Hershey immediately barked three times, wagged her tail against my leg, sat down, and looked at me with her, “Did I earn a treat?” expression. Our laughter echoed from both sides of the road against the nearby mountain. Tension relieved, it was back to the campfire, the beer, the chips and the salsa. For Hershey, it was back to the sleeping pad with a treat to chew.


Do it now

20 07 2010

Grand Canyon National Park. It’s been there since time memorial, but chances to visit the Park don’t always come easy. I look around at many of my friends and realize how lucky I am to still have a living parent; a healthy, active, unconstrained parent. Early in the visit, she mentioned a desire to come for a longer stay next time in order to see the Grand Canyon. “I’ve always wanted to see it.”

A couple of days later, we were driving to Tucson to see a former neighbor from back in Park Forest, Illinois, where I grew up. During the two hour drive, we were talking about others from the neighborhood. There was Mildred, who has serious hearing and memory challenges and is rehabbing from a broken femur. She may never live independently again, and she is younger than my mom. There’s Nan, who seems to be in early stages of Alzheimer. Another friend has a debilitating illness, a second is in early stages of dementia. My aunt is bedridden and may never be able to get out of bed again. Even our former neighbor has her issues. All of these women are anywhere from a couple of years to more than ten years younger than my mom. This doesn’t count the deaths among my mother’s friends.

After listening to this litany, I looked at my mom and said, “Can you handle a long day in the car?”

“Sure. Why?”

“Want to go see the Grand Canyon tomorrow?”

“Isn’t that a long day driving for you?”

“I can manage.”

And so, Friday morning we set off early towards the Grand Canyon (and a 25-degree drop in temperature from Scottsdale). I took her in through the east entrance, Desert View, and working our way towards Grand Canyon Village, we stopped at every other overlook. My mom was just thrilled with the views. Nature cooperated and gave us a couple of thunderstorms on the North Rim and a downpour while we were ensconced in a restaurant for lunch. The monsoon ended just as we finished lunch, and we drove back to the Valley of the Sun.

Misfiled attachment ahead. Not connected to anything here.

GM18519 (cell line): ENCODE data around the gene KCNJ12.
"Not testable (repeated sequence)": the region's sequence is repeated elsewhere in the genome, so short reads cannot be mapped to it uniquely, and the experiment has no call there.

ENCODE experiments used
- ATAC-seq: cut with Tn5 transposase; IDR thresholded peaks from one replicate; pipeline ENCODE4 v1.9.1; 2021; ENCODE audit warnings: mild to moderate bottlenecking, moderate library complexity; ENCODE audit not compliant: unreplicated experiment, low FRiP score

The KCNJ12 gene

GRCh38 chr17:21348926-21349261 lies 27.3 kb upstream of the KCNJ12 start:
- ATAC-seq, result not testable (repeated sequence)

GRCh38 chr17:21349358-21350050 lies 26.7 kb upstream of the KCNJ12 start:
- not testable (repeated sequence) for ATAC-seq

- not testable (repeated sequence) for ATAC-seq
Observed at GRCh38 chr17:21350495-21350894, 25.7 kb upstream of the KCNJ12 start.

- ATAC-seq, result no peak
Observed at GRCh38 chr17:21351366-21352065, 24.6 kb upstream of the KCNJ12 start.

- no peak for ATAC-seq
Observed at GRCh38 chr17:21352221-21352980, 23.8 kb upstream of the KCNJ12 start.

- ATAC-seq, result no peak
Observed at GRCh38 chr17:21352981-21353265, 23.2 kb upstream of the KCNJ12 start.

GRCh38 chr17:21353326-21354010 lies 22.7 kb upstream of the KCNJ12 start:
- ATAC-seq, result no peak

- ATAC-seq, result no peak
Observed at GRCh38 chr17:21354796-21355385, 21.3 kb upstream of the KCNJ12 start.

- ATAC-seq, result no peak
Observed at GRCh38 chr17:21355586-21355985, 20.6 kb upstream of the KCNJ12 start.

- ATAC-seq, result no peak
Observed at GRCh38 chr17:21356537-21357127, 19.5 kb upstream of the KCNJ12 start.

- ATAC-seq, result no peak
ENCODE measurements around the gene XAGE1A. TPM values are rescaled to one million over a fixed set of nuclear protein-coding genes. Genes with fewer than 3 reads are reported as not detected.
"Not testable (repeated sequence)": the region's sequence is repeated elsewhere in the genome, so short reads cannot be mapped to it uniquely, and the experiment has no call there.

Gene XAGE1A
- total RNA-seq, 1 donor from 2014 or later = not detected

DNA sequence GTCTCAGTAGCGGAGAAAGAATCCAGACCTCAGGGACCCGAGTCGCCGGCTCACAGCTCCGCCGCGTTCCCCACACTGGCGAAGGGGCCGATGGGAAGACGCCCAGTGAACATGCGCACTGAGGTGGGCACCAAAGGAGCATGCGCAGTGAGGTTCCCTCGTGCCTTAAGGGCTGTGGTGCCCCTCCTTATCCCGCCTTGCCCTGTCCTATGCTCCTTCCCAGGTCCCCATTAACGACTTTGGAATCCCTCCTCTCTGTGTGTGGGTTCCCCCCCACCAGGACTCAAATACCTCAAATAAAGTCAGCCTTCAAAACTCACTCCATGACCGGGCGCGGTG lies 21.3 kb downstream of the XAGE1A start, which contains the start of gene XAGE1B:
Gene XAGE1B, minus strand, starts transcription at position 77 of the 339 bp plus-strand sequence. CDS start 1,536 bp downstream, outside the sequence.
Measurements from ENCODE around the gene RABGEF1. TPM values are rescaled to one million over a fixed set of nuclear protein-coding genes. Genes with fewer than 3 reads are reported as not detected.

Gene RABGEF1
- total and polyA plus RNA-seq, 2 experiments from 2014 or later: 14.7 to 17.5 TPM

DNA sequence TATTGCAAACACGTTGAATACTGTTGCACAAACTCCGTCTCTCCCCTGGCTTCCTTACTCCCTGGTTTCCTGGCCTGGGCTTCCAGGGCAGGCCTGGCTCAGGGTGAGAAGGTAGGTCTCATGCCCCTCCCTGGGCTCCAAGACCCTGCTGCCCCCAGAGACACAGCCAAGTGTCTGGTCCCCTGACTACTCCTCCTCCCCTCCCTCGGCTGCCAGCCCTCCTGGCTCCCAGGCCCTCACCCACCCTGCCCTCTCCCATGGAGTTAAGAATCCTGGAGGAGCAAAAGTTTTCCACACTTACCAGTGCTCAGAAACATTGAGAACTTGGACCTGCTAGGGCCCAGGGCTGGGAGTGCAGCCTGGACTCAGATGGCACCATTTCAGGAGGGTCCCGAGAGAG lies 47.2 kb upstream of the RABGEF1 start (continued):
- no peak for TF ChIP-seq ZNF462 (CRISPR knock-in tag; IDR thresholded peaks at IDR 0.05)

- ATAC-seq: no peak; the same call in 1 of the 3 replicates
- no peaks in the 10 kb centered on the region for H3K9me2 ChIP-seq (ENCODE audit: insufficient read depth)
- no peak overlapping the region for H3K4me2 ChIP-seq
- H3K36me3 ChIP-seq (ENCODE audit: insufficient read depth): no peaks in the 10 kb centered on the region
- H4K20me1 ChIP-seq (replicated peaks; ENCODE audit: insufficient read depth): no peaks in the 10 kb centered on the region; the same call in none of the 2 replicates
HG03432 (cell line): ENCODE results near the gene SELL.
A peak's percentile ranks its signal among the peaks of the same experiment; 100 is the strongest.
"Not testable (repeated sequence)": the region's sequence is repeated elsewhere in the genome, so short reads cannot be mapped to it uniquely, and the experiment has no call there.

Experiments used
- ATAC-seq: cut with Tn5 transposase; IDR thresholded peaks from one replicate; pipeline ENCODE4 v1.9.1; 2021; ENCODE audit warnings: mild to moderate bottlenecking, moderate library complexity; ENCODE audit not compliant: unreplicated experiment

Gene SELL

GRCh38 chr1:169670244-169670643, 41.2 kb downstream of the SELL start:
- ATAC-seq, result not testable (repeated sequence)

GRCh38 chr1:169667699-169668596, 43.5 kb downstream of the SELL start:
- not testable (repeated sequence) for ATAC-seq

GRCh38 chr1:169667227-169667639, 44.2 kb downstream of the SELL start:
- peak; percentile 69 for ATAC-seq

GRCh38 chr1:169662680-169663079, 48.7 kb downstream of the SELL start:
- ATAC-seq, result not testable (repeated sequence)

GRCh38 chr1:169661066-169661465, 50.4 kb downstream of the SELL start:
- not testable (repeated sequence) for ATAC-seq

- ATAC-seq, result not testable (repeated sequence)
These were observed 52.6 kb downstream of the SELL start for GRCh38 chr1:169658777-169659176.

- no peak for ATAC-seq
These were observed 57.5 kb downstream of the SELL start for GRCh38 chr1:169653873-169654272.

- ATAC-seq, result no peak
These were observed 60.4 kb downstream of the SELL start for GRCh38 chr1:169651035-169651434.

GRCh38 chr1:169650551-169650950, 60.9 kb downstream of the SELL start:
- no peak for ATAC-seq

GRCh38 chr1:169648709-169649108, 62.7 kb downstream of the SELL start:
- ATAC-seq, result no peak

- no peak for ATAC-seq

My mom got to see the Canyon, and I will never have the regret that “I wish I had taken mom to the Canyon when it was possible.”

The North Rim: Less visited, more heartfelt

5 10 2009
The setting sun paints the north rim of the Grand Canyon at Crazy Jug Point

The setting sun paints the north rim of the Grand Canyon at Crazy Jug Point

Gazing from the camping chair in the shade of a scrappy pine tree at the scene before us, it was agreed upon that this was the finest campsite view any of us had ever seen in our lives—and that coverered more than 30 years each camping all over this place we call “America.” Skeptics say that the Grand Canyon is a “tourist trap,” “too crowded,” or muse that it’s best seen in pictures. How wrong. How sad.

For many years, I felt the same way—if everyone went there, it was a good place to avoid. After years of trapsing on and around the Colorado Plateau, I made a visit to the Canyon and was transformed.

A newspaper, cup of coffee, and a viewIt was August 2001, and we were returning from a pilgrimage to Chaco Culture National Park. There was no hurry to return to California, and at the last minute, a decision was made to go to the Grand Canyon as Flagstaff was approaching on I-40. From the moment of arrival, it was a transformative moment. Have you ever seen something so amazing that there are no words, so large it cannot be seen with one glance. Welcome to the Grand Canyon.

Without a doubt, the South Rim is crowded in the summer with hundreds of thousands of visitors tromping the scenic overlooks. Thousands working their way down the main trails crowd the south at Grand Canyon Village. Few take the hours necessary to go to the North Rim, more than 200 miles away. Although the Canyon is only about 18 miles wide, to get to the North Rim requires driving east to pick up US 89, then shifting to US 89A before Page. At Jacobs Lake, Arizona 67 is the Grand Canyon Highway. It’s a good two hour drive; more if you sightsee.
Sunset, Friday, September 25, 2009

Sunset, Friday, September 25, 2009

Fewer than 25% of the Canyon’s visitors go to the North Rim. However, for campers, there is something that is a greater draw. Around Crazy Jug and Monument Points, the National Park boundaries only come to the edge of the rim. The Kaibab National Forest manages the land on the plateaus. This means that unemcumbered dispersed camping is permitted. Dispersed means to bring in everything you need—and pack it out. Some waste, however, is buried.

Dispersed camping is not for everyone, but on the North Rim, those who love camping need to suck it up at least once to camp at one of these locales. The sunset alone is worth any inconvenience.